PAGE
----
Saturday, September 11, 2010
There's little for me to add to the chorus of praise for Get Low (2010), as well written, shot and acted a film as one is likely to see this year (although that is rather a low bar to reach), so I will try to confine myself to a few quick and perhaps random observations.
The story is about a man who is going to be put in a box in the ground. He is a man who is good at making anything out of wood, including boxes. He even makes his own box to put his body in the ground, and it is beautiful. Is it for that reason, that most of the indoor settings look like the inside of a well-made box, with the sunlight scarcely illuminating these characters, who will all eventually go into one of these boxes?
I should have said at the outset that Get Low is one of the most beautiful looking films to come along in a long time, and not in a self-indulgent way, as in Eat, Pray, Love but in order to reveal the hidden beauties of what may seem to outsiders (especially city folk and Northerners) as a harsh and unrewarding way of life. This is hardly surprising, given that director Aaron Schneider has spent most of his career as a cinematographer (albeit without a really memorable work on his resume).
And not only does the wood look burnished and glowing; the actors, especially Robert Duvall and Sissy Spacek look as though they are carved out of beautiful wood. Not that their performances are wooden--no, they are tonally perfect. But they appear to be in touch with the natural world as their characters are. The town people, represented by Bill Murray and Lucas Black are pale indoor folk, struggling to keep up with events instead of shaping them. And the magnificent Bill Cobb seems to have emanated from the wood of his church, a kind of tree himself, a fixed point from which to navigate the terms of good and evil (which, as his character says, are all tangled up together).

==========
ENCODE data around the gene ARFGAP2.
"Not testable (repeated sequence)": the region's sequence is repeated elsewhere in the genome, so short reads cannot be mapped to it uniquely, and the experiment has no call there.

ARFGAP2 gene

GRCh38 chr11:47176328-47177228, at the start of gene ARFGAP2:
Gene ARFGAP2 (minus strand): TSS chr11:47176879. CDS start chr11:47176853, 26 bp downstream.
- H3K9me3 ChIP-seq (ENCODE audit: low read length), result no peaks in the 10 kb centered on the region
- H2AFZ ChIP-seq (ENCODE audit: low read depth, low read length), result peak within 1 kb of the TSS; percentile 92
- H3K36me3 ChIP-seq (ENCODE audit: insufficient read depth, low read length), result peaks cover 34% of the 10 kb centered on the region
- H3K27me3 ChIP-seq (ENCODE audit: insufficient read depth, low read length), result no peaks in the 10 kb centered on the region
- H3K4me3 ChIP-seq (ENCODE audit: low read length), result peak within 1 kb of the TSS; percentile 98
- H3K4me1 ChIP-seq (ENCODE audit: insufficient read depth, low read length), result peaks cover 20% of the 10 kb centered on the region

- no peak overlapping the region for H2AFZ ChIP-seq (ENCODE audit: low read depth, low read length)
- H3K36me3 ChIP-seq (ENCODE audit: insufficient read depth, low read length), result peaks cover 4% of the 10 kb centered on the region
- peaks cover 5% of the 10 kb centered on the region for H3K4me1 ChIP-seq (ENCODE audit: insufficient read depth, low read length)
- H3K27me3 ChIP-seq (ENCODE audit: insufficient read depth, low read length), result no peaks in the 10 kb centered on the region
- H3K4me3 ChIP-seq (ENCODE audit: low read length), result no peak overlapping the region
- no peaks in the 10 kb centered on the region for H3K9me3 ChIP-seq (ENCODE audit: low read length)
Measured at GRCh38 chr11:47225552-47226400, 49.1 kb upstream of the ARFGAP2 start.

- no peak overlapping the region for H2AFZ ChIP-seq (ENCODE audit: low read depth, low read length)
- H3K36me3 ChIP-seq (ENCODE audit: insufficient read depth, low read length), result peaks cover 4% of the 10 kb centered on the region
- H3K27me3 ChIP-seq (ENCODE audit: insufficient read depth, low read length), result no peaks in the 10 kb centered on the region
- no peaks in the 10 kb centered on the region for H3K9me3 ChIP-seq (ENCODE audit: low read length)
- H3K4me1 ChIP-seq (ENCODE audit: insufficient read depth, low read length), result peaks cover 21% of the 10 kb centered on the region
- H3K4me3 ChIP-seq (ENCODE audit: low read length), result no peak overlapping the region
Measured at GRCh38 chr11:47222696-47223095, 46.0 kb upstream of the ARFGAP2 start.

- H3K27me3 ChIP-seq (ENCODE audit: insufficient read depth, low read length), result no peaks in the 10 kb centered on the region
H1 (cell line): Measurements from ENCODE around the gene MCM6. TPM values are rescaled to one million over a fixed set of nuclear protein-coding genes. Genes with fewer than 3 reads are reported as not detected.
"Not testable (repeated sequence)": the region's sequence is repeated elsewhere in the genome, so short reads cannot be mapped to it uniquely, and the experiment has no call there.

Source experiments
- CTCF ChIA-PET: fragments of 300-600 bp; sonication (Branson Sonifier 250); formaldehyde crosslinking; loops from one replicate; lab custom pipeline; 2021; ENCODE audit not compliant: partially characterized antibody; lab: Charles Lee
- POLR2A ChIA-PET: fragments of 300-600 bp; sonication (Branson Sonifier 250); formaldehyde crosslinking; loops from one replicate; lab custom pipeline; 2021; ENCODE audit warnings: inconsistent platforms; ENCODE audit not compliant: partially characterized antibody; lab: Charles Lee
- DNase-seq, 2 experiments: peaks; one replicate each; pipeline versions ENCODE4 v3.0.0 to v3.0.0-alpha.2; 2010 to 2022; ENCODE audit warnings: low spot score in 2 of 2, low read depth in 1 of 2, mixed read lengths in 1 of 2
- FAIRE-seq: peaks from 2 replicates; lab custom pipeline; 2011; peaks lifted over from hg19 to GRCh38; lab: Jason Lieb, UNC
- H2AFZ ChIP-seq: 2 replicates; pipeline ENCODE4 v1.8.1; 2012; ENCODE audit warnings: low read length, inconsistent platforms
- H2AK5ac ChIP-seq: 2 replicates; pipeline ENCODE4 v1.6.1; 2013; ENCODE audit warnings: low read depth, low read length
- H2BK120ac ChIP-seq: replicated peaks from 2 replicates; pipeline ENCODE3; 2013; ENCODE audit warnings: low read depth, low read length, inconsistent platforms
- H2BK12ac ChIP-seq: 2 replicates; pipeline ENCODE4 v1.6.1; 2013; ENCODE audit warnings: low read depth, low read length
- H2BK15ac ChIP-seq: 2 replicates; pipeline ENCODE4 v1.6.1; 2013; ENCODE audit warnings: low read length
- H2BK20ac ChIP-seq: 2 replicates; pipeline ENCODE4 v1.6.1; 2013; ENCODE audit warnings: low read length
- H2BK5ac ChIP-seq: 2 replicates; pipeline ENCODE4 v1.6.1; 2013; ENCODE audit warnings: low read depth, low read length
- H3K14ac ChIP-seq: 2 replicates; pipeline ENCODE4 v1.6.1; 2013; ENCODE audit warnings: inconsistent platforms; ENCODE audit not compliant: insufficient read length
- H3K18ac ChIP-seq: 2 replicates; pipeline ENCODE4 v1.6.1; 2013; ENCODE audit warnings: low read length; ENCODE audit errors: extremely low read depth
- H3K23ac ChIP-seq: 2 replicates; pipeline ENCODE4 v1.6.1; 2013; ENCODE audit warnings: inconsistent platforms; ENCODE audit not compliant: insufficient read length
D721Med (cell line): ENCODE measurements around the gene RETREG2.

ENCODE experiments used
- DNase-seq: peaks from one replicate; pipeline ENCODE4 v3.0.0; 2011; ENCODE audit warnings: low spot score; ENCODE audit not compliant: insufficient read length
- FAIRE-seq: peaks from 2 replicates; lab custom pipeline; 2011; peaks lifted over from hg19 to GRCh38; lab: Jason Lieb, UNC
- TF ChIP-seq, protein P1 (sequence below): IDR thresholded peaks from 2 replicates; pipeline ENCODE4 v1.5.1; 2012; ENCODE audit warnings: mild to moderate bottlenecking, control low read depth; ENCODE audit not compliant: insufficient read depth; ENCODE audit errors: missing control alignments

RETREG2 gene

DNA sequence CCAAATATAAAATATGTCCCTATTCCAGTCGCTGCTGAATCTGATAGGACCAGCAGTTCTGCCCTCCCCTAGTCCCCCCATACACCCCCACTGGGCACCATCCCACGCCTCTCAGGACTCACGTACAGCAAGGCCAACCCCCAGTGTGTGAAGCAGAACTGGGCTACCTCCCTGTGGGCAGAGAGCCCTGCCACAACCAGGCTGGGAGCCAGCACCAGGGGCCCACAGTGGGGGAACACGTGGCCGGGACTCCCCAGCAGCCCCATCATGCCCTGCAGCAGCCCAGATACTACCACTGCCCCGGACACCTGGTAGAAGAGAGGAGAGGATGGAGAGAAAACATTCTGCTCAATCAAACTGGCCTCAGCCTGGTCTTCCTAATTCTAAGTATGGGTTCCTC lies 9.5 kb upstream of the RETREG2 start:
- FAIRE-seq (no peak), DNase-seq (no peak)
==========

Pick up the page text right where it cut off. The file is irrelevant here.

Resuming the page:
Bill Murray has become the most perfect film actor of his generation. Like most of the greats, he is a reactor. (John Wayne was famous for giving other actors the long speeches so he could simply react to them. Gary Cooper was great at that, too.) Whereas his contemporary comic actor Steve Martin has two modes: meta-, stepping out of the film and commenting on it (usually to the film's detriment) and embarrassingly sincere, as in A Simple Twist of Fate or Pennies from Heaven. Murray keeps his irony intact--he always has a double vision of what is before him, but manages it without the overt wink at the audience. The wink isn't necessary. We know Bill Murray, we know who he is. We trust him as our guide as to what is reasonable and what is ridiculous. And is acceptance of each preposterous suggestion of Robert Duvall as natural and desirable (an acceptance driven by Murray's desperation, not greed) is a plentiful comic wellspring, a wellspring I cannot imagine gushing so copiously with any other actor alive.
And giving Mr. Schneider his due, Murray does not pull the film off-kilter or off course. His irony and wiles are put in service of the story and of its lovely denouement. I can't say that Duvall's climactic confession was as surprising or shocking as it may have been meant to be, but no matter--it is what that confession means to Duvall's character, to his former romance, Sissy Spacek and to the people of the town who had never seen him as human.
It's a movie of immense balance and poise. The people with me thought the film was slow. I thought it was measured, like a Handel Largo or a Laurel & Hardy movie. If you sit back and wait patiently, you will be rewarded. You may even see some interesting things along the way. Like life.
(And for heavens sake, click on the Easter Egg in this post. It's fascinating.)